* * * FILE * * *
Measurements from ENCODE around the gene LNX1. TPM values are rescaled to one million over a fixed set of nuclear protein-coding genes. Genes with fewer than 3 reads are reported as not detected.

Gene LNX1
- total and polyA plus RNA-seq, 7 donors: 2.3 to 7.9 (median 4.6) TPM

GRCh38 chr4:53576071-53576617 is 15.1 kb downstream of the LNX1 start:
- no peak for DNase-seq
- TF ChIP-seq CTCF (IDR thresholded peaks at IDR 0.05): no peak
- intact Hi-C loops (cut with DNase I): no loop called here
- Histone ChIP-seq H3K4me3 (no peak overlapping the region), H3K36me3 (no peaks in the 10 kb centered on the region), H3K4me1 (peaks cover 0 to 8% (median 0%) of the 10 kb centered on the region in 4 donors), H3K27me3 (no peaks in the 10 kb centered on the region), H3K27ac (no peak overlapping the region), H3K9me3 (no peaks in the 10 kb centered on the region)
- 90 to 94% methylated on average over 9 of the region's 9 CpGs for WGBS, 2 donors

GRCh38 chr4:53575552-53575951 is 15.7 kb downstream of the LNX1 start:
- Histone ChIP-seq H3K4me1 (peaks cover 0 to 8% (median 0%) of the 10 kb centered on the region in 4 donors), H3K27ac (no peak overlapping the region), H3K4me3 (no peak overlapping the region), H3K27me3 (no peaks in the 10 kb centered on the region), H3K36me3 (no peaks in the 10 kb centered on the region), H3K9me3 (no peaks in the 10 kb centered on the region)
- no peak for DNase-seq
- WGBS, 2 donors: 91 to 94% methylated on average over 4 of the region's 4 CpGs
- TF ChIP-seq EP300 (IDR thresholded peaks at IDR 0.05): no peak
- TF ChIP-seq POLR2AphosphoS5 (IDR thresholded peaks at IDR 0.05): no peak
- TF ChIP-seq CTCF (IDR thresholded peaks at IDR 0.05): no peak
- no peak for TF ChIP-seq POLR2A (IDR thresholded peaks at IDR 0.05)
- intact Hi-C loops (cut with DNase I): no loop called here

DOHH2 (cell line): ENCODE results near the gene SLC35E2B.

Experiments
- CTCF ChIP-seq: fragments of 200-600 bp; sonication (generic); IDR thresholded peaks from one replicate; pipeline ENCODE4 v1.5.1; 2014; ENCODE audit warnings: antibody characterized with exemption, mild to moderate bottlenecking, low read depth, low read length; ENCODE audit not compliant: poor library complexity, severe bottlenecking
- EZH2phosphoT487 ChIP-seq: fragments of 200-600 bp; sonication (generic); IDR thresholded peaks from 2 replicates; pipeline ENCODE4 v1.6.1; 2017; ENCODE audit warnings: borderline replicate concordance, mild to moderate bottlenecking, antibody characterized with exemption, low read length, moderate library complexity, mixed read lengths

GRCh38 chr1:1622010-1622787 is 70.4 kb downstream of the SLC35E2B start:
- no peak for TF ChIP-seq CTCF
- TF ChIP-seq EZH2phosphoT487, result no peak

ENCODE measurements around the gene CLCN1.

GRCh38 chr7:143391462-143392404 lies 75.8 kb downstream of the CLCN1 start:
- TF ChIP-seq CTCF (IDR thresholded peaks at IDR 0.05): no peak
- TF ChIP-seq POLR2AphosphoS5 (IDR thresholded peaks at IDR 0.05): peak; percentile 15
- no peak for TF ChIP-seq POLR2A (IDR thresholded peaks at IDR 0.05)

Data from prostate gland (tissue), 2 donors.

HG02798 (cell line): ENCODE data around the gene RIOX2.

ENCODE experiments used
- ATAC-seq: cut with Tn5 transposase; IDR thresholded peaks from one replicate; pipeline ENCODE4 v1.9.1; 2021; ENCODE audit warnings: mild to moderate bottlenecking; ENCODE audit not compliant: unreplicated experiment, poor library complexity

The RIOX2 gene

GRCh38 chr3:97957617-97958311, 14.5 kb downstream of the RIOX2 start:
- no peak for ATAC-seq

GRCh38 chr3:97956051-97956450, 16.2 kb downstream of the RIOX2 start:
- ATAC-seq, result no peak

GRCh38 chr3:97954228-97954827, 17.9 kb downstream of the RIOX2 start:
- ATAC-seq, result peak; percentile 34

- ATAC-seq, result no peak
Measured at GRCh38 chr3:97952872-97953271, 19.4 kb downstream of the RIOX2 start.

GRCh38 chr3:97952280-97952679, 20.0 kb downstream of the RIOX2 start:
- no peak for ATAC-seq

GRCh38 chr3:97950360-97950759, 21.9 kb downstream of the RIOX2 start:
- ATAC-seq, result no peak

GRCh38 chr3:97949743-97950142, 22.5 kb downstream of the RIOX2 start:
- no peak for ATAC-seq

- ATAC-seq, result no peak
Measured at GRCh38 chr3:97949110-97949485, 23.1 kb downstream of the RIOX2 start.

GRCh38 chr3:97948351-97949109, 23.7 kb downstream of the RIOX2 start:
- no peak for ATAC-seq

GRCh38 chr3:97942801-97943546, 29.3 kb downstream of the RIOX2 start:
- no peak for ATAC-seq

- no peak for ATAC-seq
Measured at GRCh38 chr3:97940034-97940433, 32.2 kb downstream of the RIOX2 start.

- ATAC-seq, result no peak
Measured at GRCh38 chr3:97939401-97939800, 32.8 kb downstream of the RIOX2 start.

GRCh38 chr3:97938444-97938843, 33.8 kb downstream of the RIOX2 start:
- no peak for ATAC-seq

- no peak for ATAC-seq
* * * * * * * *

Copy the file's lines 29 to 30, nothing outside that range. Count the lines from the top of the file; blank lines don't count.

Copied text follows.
- TF ChIP-seq POLR2AphosphoS5 (IDR thresholded peaks at IDR 0.05): peak; percentile 15
- no peak for TF ChIP-seq POLR2A (IDR thresholded peaks at IDR 0.05)